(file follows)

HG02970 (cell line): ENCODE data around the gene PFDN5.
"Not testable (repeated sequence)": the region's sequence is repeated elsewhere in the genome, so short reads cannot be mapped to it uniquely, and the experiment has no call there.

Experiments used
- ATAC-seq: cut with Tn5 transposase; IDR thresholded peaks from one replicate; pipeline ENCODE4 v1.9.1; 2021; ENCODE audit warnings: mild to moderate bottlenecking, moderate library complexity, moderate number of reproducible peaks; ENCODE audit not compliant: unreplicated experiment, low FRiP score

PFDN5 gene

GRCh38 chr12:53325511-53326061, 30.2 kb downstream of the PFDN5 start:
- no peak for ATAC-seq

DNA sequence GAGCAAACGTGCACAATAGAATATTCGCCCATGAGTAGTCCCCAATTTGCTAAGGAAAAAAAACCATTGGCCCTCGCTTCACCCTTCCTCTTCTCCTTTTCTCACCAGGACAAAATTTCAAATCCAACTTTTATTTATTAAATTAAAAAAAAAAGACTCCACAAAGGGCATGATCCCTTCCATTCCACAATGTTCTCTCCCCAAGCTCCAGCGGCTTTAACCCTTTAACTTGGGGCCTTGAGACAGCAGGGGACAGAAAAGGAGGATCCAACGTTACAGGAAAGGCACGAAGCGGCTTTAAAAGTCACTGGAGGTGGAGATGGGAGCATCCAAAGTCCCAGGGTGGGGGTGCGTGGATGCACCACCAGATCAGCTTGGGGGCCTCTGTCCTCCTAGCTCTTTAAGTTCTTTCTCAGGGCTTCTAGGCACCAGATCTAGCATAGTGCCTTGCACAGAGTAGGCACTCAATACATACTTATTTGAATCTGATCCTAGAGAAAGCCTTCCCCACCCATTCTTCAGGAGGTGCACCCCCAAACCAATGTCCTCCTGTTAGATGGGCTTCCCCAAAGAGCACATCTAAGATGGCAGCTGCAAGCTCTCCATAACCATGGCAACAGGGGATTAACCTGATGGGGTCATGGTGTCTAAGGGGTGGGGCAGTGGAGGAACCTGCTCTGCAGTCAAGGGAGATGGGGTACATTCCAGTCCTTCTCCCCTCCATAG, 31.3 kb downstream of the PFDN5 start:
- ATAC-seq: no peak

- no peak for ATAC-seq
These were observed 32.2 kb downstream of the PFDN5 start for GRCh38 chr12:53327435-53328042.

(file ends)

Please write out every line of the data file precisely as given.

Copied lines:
HG02970 (cell line): ENCODE data around the gene PFDN5.
"Not testable (repeated sequence)": the region's sequence is repeated elsewhere in the genome, so short reads cannot be mapped to it uniquely, and the experiment has no call there.

Experiments used
- ATAC-seq: cut with Tn5 transposase; IDR thresholded peaks from one replicate; pipeline ENCODE4 v1.9.1; 2021; ENCODE audit warnings: mild to moderate bottlenecking, moderate library complexity, moderate number of reproducible peaks; ENCODE audit not compliant: unreplicated experiment, low FRiP score

PFDN5 gene

GRCh38 chr12:53325511-53326061, 30.2 kb downstream of the PFDN5 start:
- no peak for ATAC-seq

DNA sequence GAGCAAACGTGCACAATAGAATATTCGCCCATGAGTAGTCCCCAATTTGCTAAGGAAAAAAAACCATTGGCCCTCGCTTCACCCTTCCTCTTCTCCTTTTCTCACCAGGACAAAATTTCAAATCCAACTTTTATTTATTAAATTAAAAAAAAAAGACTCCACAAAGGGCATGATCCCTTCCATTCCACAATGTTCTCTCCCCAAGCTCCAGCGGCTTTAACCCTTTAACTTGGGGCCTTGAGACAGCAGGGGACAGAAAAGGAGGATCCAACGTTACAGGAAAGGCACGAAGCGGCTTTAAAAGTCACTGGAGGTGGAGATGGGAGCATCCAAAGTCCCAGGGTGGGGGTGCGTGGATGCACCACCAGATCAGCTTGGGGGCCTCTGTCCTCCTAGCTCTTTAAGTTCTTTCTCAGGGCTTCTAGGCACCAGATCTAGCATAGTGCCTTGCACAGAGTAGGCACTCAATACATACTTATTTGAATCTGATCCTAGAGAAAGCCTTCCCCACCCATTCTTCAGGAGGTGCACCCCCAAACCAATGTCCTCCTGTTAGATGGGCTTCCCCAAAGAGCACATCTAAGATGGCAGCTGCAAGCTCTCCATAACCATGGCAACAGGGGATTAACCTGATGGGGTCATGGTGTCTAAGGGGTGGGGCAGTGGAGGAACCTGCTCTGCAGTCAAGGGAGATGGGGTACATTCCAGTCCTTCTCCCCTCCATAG, 31.3 kb downstream of the PFDN5 start:
- ATAC-seq: no peak

- no peak for ATAC-seq
These were observed 32.2 kb downstream of the PFDN5 start for GRCh38 chr12:53327435-53328042.